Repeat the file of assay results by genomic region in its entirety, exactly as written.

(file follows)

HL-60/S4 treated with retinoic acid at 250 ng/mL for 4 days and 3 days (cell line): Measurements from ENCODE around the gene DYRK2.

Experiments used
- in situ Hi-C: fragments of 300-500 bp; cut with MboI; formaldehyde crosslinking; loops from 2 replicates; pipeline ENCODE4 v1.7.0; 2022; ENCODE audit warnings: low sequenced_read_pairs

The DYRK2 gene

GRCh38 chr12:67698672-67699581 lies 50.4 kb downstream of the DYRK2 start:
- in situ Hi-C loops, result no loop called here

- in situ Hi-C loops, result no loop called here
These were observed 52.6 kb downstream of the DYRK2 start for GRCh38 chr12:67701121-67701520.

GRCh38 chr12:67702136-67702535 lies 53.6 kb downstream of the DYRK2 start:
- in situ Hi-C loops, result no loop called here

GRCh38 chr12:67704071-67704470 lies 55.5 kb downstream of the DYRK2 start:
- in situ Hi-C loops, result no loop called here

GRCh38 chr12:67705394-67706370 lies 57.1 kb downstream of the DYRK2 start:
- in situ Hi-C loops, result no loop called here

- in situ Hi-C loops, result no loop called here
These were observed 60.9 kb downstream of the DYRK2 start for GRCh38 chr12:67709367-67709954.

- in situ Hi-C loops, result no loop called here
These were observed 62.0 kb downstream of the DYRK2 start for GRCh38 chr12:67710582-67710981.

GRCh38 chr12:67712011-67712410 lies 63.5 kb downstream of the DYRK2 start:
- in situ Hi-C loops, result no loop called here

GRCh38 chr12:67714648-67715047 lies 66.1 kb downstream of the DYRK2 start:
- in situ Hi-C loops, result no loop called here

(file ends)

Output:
HL-60/S4 treated with retinoic acid at 250 ng/mL for 4 days and 3 days (cell line): Measurements from ENCODE around the gene DYRK2.

Experiments used
- in situ Hi-C: fragments of 300-500 bp; cut with MboI; formaldehyde crosslinking; loops from 2 replicates; pipeline ENCODE4 v1.7.0; 2022; ENCODE audit warnings: low sequenced_read_pairs

The DYRK2 gene

GRCh38 chr12:67698672-67699581 lies 50.4 kb downstream of the DYRK2 start:
- in situ Hi-C loops, result no loop called here

- in situ Hi-C loops, result no loop called here
These were observed 52.6 kb downstream of the DYRK2 start for GRCh38 chr12:67701121-67701520.

GRCh38 chr12:67702136-67702535 lies 53.6 kb downstream of the DYRK2 start:
- in situ Hi-C loops, result no loop called here

GRCh38 chr12:67704071-67704470 lies 55.5 kb downstream of the DYRK2 start:
- in situ Hi-C loops, result no loop called here

GRCh38 chr12:67705394-67706370 lies 57.1 kb downstream of the DYRK2 start:
- in situ Hi-C loops, result no loop called here

- in situ Hi-C loops, result no loop called here
These were observed 60.9 kb downstream of the DYRK2 start for GRCh38 chr12:67709367-67709954.

- in situ Hi-C loops, result no loop called here
These were observed 62.0 kb downstream of the DYRK2 start for GRCh38 chr12:67710582-67710981.

GRCh38 chr12:67712011-67712410 lies 63.5 kb downstream of the DYRK2 start:
- in situ Hi-C loops, result no loop called here

GRCh38 chr12:67714648-67715047 lies 66.1 kb downstream of the DYRK2 start:
- in situ Hi-C loops, result no loop called here